This process informed a discussion draft of a comprehensive tax reform plan and economic analyses that Chairman Camp released on February 26, 2014 and later introduced as formal legislation. The plan would bring major changes for both individual and corporate taxpayers. It stipulates two tax brackets for individuals at 10 and 25 percent, with a 10 percent surtax for certain income over $400,000, and places the maximum corporate tax rate at 25 percent. According to Chairman Camp, the proposed system would allow 95 percent of taxpayers to avoid itemizing, and instead claim a larger standard deduction. Taxpayers would no longer be able to reduce their tax liabilities by claiming state and local income taxes, and the maximum allowable deduction for mortgage interest deductions would be lowered to $500,000 over four phases.

Within the plan are several provisions that would impact charitable giving, such as a two percent floor for claiming the charitable deduction and an extended deadline through April 15 for making deductible donations. Beyond charitable giving, the plan proposes changes to the tax code that would alter the administration, reporting, and monitoring of exempt organizations. Included were measures derived from recommendations by the committee's working groups, such as mandatory e-filing of the Form 990 information return for exempt organizations and the permanent reinstatement of certain land conservation easements.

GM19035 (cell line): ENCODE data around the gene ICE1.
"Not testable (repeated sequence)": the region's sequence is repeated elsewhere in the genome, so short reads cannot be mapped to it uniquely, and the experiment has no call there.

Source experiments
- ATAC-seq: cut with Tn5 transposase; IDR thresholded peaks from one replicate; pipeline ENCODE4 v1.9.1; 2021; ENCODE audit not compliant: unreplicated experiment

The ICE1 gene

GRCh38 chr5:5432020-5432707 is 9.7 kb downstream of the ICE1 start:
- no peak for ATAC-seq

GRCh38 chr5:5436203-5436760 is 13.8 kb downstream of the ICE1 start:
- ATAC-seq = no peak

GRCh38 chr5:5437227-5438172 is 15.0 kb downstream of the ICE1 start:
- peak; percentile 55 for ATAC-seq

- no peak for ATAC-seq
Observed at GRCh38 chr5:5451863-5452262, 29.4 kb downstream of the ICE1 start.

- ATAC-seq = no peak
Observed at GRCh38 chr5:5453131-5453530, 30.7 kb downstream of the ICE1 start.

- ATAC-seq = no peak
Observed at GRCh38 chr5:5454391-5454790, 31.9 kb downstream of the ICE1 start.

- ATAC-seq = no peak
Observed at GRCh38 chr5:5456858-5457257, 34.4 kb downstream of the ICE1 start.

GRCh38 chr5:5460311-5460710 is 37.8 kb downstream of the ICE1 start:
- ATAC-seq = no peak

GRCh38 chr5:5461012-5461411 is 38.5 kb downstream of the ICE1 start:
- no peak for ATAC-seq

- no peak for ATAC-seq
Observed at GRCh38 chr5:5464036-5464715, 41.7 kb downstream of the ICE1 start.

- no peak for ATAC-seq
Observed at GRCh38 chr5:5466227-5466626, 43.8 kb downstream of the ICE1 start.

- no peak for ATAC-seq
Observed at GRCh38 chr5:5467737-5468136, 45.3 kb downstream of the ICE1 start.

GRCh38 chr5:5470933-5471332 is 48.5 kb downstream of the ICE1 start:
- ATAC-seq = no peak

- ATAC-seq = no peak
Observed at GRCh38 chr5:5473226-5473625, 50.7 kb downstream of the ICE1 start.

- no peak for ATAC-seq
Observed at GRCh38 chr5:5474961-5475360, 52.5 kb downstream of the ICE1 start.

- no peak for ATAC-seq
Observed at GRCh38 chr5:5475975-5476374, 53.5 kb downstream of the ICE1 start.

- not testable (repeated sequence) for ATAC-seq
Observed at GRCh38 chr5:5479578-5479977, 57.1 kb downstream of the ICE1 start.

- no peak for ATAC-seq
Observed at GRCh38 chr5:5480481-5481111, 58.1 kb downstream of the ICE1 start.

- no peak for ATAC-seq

In the Senate, the Finance Committee held a series of ten closed-door meetings in 2013 that focused on select issue areas, one of which was the charitable and exempt sector. At the conclusion of each meeting, committee staff released a tax reform options paper, outlining current law and legislative options discussed in their closed-door sessions. In July, then-Chairman Baucus and Ranking Member Orrin Hatch (R-UT) sent a letter to each senator that proposed pursuing tax reform first with a "blank slate." They asked their colleagues to justify adding any deductions, credits, and preferences back into the tax code, as well as to submit any other ideas they may have regarding a tax code overhaul. In response to this process, Independent Sector was joined by 1,245 nonprofit and charitable organizations in urging Senators to preserve the charitable deduction and other giving incentives during tax reform. Committee members Sens. Ron Wyden (D-OR) and John Thune (R-SD) had circulated a letter earlier in the year in support of protecting the full scope of the charitable deduction in tax reform.

In November 2013, Baucus released a series of discussion drafts for tax reform, one of which would require most nonprofits to file their Form 990 information returns electronically. In February 2014, Baucus left the Committee earlier than expected to become a U.S. foreign ambassador, and Senator Wyden assumed the chairmanship for the remainder of the 113th Congress.


CBO report: eliminating charitable and mortgage interest deductions would not recoup revenue (June 2013)

Independent Sector's submitted comments to the House & JCT Working Group (April 2013)

House & JCT Working Group Report (May 2013)

Senate Tax Reform Options Paper on the Charitable and Exempt Sector (June 2013)

Independent Sector letter to Baucus and Hatch during "Blank Slate" process (July 2013)

33 Senators align to signal support for charitable deduction (January 2013)

Chairman Camp's tax reform discussion draft (February 2014)

View Independent Sector's detailed summary of Chairman Camp's discussion draft (March 2014)

View the Senate Finance Committee's tax reform working group reports (July 2015) | See IS's submitted comments